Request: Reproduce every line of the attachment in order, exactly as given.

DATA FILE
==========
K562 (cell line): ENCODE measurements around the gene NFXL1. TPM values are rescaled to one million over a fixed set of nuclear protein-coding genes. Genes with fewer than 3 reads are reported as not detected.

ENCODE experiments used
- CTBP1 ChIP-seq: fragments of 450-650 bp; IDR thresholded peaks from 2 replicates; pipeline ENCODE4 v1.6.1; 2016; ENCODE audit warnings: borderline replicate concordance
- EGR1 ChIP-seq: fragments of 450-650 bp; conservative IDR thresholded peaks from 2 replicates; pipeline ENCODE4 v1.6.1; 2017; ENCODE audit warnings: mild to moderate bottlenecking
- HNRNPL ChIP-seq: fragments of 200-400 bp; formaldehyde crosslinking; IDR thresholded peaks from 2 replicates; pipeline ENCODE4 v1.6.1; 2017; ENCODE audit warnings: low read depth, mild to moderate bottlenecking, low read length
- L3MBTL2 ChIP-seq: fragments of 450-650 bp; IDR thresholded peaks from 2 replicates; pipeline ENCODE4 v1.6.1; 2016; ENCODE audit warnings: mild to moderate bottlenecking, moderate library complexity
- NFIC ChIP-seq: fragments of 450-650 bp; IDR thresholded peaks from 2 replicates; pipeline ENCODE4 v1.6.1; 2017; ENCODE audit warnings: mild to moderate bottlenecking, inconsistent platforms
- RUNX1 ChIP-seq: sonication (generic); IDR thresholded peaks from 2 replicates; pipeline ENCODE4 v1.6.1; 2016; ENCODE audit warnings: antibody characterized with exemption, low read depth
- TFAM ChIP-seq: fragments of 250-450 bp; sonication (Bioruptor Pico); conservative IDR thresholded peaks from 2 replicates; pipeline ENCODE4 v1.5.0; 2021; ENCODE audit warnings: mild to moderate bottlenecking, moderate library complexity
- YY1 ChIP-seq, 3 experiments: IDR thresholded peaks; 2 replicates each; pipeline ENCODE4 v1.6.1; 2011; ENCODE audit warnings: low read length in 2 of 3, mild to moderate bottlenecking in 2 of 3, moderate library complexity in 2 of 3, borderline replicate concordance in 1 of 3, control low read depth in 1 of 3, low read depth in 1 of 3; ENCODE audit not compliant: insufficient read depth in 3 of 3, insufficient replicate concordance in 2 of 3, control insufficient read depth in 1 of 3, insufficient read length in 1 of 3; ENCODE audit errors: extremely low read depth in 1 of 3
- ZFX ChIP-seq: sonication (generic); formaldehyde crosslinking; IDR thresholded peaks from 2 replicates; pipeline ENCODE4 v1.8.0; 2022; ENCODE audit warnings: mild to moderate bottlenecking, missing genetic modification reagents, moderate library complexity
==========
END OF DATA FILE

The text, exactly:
K562 (cell line): ENCODE measurements around the gene NFXL1. TPM values are rescaled to one million over a fixed set of nuclear protein-coding genes. Genes with fewer than 3 reads are reported as not detected.

ENCODE experiments used
- CTBP1 ChIP-seq: fragments of 450-650 bp; IDR thresholded peaks from 2 replicates; pipeline ENCODE4 v1.6.1; 2016; ENCODE audit warnings: borderline replicate concordance
- EGR1 ChIP-seq: fragments of 450-650 bp; conservative IDR thresholded peaks from 2 replicates; pipeline ENCODE4 v1.6.1; 2017; ENCODE audit warnings: mild to moderate bottlenecking
- HNRNPL ChIP-seq: fragments of 200-400 bp; formaldehyde crosslinking; IDR thresholded peaks from 2 replicates; pipeline ENCODE4 v1.6.1; 2017; ENCODE audit warnings: low read depth, mild to moderate bottlenecking, low read length
- L3MBTL2 ChIP-seq: fragments of 450-650 bp; IDR thresholded peaks from 2 replicates; pipeline ENCODE4 v1.6.1; 2016; ENCODE audit warnings: mild to moderate bottlenecking, moderate library complexity
- NFIC ChIP-seq: fragments of 450-650 bp; IDR thresholded peaks from 2 replicates; pipeline ENCODE4 v1.6.1; 2017; ENCODE audit warnings: mild to moderate bottlenecking, inconsistent platforms
- RUNX1 ChIP-seq: sonication (generic); IDR thresholded peaks from 2 replicates; pipeline ENCODE4 v1.6.1; 2016; ENCODE audit warnings: antibody characterized with exemption, low read depth
- TFAM ChIP-seq: fragments of 250-450 bp; sonication (Bioruptor Pico); conservative IDR thresholded peaks from 2 replicates; pipeline ENCODE4 v1.5.0; 2021; ENCODE audit warnings: mild to moderate bottlenecking, moderate library complexity
- YY1 ChIP-seq, 3 experiments: IDR thresholded peaks; 2 replicates each; pipeline ENCODE4 v1.6.1; 2011; ENCODE audit warnings: low read length in 2 of 3, mild to moderate bottlenecking in 2 of 3, moderate library complexity in 2 of 3, borderline replicate concordance in 1 of 3, control low read depth in 1 of 3, low read depth in 1 of 3; ENCODE audit not compliant: insufficient read depth in 3 of 3, insufficient replicate concordance in 2 of 3, control insufficient read depth in 1 of 3, insufficient read length in 1 of 3; ENCODE audit errors: extremely low read depth in 1 of 3
- ZFX ChIP-seq: sonication (generic); formaldehyde crosslinking; IDR thresholded peaks from 2 replicates; pipeline ENCODE4 v1.8.0; 2022; ENCODE audit warnings: mild to moderate bottlenecking, missing genetic modification reagents, moderate library complexity